Tuesday, 3 January 2012


As a youngster I had taken some photos with my Mum's camera but the first camera that was mine was a Halina 35X -

- a 35mm fully manual camera with a f3.5 - f16, 45mm lens with a fastest shutter speed of 1/200s. Looking back I'm surprised I ever manged to get any decent shots with it as, for a good while, I based the exposure on the information sheet provided with 35mm films. However it worked and kept me going for a few years.

I moved to an SLR with a Zenit E and on to Practica, Pentax Spotmatic, Pentax KX. This series of cameras took me from '70s to the early '00s.

My photography stopped for a few years until I decided to get a Panasonic FZ28 a little over two years ago. This is an excellent bridge camera and some of the photos (for example, the two photos in the first post) on here were taken with this camera. Although the FZ28 is a great camera I felt I wanted more of what I had with the older 35mm SLRs, so I looked at a number of DSLRs.

I eventually settled on a Pentax K5 for a number of reasons -

the backwards compatibility that means all Pentax K mount lenses from about 1975 onwards can be used, though some or all of the auto functions may be lost,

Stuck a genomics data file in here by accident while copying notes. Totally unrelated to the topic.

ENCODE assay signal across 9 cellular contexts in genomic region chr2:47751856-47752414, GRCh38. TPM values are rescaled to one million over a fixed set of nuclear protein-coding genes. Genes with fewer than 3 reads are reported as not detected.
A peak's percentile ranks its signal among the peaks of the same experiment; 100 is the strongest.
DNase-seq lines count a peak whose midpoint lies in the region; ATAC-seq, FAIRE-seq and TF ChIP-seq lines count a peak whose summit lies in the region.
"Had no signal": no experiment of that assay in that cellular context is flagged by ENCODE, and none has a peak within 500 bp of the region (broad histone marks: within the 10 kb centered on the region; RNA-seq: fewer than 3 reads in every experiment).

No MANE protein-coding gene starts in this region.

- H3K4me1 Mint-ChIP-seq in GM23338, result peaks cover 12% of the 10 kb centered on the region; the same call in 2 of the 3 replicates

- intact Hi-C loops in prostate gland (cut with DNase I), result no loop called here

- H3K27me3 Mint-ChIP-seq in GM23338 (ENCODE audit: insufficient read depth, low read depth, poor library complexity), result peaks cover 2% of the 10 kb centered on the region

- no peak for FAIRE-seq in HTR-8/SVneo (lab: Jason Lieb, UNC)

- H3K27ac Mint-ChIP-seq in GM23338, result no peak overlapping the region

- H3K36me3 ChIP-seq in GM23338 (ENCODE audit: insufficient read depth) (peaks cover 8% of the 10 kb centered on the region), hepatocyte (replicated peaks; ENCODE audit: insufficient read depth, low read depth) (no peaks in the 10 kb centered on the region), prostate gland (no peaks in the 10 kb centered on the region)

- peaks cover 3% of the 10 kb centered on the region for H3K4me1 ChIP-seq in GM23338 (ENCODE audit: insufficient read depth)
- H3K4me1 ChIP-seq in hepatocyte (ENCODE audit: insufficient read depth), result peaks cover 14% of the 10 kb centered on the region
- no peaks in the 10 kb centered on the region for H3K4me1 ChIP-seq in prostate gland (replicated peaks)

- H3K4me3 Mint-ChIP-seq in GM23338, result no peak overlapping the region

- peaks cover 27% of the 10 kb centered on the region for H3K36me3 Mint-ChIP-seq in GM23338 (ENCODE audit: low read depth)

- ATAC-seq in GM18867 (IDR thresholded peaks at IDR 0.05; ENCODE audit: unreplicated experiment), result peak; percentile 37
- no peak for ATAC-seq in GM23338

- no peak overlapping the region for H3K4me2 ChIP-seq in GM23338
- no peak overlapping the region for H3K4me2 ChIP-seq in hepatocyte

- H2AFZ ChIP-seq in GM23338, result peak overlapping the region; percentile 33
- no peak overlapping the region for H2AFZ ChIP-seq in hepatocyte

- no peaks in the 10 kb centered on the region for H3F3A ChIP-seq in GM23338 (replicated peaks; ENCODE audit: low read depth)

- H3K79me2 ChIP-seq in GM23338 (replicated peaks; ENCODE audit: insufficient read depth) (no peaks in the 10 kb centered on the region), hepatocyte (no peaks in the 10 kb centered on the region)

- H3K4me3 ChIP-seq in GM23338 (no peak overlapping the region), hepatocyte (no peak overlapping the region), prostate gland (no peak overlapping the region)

the in-camera image stabilisation which means any lens is image stabilised,

the wide dynamic range,

the weather sealing, and

I had a few K mount lenses from the late '70s and '80s.

I don't know the reason for the current lack of prominence of Pentax - they were very early with introduction of TTL metering, one the first manufacuters to have automatic exposure and in the mid '60s were producing more cameras than all their rivals combined. Now it is unusual to hear anything other than Canon or Nikon.

I've have owned the K5 for a few months now and it is a very easy to use camera that can produce excellent quality photos (I'm talking about the camera here, not my abilities). I'm experimenting with the old lenses I haven't used for about 30 years. This one is from a local pond taken with a 70-210mm Sigma lens I bought in about 1980.

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